Squamish and Whistler recognized as climate action game-changers

The District of Squamish and the Resort Municipality of Whistler are collaborating on a new project to lower embodied emissions in new construction and develop an Embodied Carbon guide for BC Municipalities. This project is being recognized as a potential "game-changer" by the Community Energy Association (CEA).

The Game-Changer program provides local governments with access to CEA’s staff expertise in order to develop a local climate action initiative that has the potential to drive change within communities. The program is new in 2021 and is part of a suite of CEA programs and services intended to provide enhanced support to communities during this decade of climate action. See the CEA website for more information about the Game-Changer program. A home energy leadership program in the City of Rossland has also been recognized by CEA as a 2021 game-changer.

CEA has previously worked with Squamish and Whistler on their local climate action plans, which were adopted by Squamish Council in April 2020 and Whistler Council in December 2020. Both plans include pledges to significantly reduce local greenhouse gas emissions (45% in Squamish and 50% in Whistler) by 2030. Both plans also recognize that buildings account for approximately one-third of local emissions. While most of those emissions are associated with the ongoing heating and operation of a building, about one-quarter of emissions in current buildings are "embodied," and associated with the manufacturing, transportation, installation, and disposal of the materials used in the construction of buildings. In the future, as buildings become more energy-efficient, those embodied emissions are expected to account for more than half of a building's total emissions. Currently, embodied emissions aren't reported or measured in municipalities. Squamish and Whistler's work on embodied emissions with CEA will lead to an Embodied Carbon Guide for BC Municipalities that will feature Squamish and Whistler as case studies.

The embodied carbon project has been approved by the Councils of both municipalities. See the links for the staff reports:

Squamish - https://squamish.civicweb.net/FileStorage/A3E0A90D09824FCDB76620C3227F5DE1-RTC_SquamishGamechanger_20210907.pdf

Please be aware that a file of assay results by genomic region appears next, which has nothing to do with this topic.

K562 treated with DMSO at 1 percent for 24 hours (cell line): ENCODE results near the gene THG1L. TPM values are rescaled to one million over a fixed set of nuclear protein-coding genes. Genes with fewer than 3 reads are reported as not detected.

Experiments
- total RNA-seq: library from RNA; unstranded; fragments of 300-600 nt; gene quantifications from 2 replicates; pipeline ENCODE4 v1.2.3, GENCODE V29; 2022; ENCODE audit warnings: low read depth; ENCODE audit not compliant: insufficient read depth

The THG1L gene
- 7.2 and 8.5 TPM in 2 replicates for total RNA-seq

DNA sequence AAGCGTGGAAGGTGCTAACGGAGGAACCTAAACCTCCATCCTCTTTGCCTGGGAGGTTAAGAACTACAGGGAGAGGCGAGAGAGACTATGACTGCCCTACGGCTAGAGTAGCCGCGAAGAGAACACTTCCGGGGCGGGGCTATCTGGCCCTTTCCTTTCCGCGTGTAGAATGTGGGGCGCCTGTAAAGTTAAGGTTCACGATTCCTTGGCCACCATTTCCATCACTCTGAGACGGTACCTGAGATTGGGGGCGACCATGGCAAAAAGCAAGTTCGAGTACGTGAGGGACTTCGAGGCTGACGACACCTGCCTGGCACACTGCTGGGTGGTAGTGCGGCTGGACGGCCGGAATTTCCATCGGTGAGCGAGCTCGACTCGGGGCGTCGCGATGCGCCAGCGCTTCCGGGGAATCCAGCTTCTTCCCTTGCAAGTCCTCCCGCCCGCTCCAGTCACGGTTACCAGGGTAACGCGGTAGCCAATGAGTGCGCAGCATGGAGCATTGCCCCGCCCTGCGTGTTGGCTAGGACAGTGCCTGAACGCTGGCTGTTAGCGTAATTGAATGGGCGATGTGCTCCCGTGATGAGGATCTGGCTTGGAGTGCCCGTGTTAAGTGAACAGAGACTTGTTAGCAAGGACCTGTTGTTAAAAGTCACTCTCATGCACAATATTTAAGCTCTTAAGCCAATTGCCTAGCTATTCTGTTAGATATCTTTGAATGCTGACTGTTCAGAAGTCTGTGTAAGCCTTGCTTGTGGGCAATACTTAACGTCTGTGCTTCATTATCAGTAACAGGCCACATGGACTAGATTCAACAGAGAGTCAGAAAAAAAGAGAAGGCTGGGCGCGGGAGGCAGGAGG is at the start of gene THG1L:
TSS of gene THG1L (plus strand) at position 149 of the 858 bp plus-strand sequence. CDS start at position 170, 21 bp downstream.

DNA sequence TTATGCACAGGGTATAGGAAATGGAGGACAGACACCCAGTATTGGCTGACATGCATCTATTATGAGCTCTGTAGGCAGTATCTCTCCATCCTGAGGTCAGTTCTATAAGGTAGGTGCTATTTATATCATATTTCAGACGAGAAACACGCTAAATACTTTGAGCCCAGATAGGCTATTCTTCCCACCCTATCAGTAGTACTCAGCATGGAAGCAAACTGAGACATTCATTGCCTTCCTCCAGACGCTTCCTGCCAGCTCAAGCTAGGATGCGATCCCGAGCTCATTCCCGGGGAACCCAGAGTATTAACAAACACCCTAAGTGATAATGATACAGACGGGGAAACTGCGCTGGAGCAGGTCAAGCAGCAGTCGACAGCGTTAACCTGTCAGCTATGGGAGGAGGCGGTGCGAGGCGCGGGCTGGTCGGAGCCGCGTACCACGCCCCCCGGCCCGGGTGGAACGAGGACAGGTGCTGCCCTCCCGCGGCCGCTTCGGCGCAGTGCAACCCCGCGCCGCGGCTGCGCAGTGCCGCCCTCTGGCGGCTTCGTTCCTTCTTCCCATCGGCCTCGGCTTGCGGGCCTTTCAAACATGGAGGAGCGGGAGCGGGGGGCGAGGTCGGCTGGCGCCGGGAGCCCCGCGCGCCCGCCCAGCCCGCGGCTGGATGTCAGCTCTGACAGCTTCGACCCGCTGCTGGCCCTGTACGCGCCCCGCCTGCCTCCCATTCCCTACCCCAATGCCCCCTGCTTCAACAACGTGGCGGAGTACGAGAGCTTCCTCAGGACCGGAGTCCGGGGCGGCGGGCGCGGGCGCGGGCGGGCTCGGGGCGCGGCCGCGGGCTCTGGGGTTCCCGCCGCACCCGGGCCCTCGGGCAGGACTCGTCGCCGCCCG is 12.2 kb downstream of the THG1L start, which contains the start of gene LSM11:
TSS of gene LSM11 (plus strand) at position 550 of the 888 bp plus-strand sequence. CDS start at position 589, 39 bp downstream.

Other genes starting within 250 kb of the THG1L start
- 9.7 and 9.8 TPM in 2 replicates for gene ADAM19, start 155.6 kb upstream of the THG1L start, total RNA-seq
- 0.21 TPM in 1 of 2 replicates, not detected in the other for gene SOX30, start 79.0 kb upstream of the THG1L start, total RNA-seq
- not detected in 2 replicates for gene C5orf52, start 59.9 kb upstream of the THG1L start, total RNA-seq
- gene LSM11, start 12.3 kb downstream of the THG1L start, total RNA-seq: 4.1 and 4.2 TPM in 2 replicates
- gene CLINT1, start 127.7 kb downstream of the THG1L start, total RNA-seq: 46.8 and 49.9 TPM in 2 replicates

Whistler - https://pub-rmow.escribemeetings.com/filestream.ashx?DocumentId=9843

“The Resort Municipality of Whistler is pleased to partner with the District of Squamish and the Community Energy Association on this important initiative,” said Whistler Mayor Jack Crompton. “Climate action is one of the Resort Municipality of Whistler’s focus areas, as we work towards an ambitious target of reducing our greenhouse gas emissions by 50 per cent by 2030. We know our buildings account for a significant amount of these emissions, so finding ways to lower their embodied emissions is critical to achieving our goals and lessening our community’s overall impact on climate change.”

“The climate emergency is one of the most significant challenges of our time and one that impacts all of our policies, decision-making and operations at the District of Squamish,” says Squamish Mayor Karen Elliott. “The District of Squamish has made a commitment to bold climate action by 2030 and addressing greenhouse gas emissions related to buildings and homes are one of the six big moves identified in our Community Climate Action Plan. The Game-Changer program will help Squamish gain meaningful traction on our goal of reducing local greenhouse gas emissions and we are excited to be collaborating with the Resort Municipality of Whistler and the Community Energy Association on this program that will enable us, and other local governments, to take a meaningful and important step forward on addressing the climate emergency.”

CEA is a member-based, non-profit organization working since 1995 to help communities reduce emissions, conserve energy, and progressively transition to a low-carbon, resilient economy. CEA staff are distributed around BC and its Board is comprised of representatives from local governments, utilities, and the private sector. "For all communities to reach their targets for greenhouse gas emission reductions this decade, significant changes have to be made," says Dale Littlejohn, Executive Director of the Community Energy Association. "Communities across BC are already implementing many of the known, high-impact solutions to reduce emissions, and some are ready to push the boundaries of what is possible. Communities such as Squamish and Whistler are game-changers; they are advancing bold initiatives with the potential to have impacts beyond their borders. We’re proud to leverage our expertise and assist them in understanding the complete picture of emissions associated with where we live and work."

September 22, 2021

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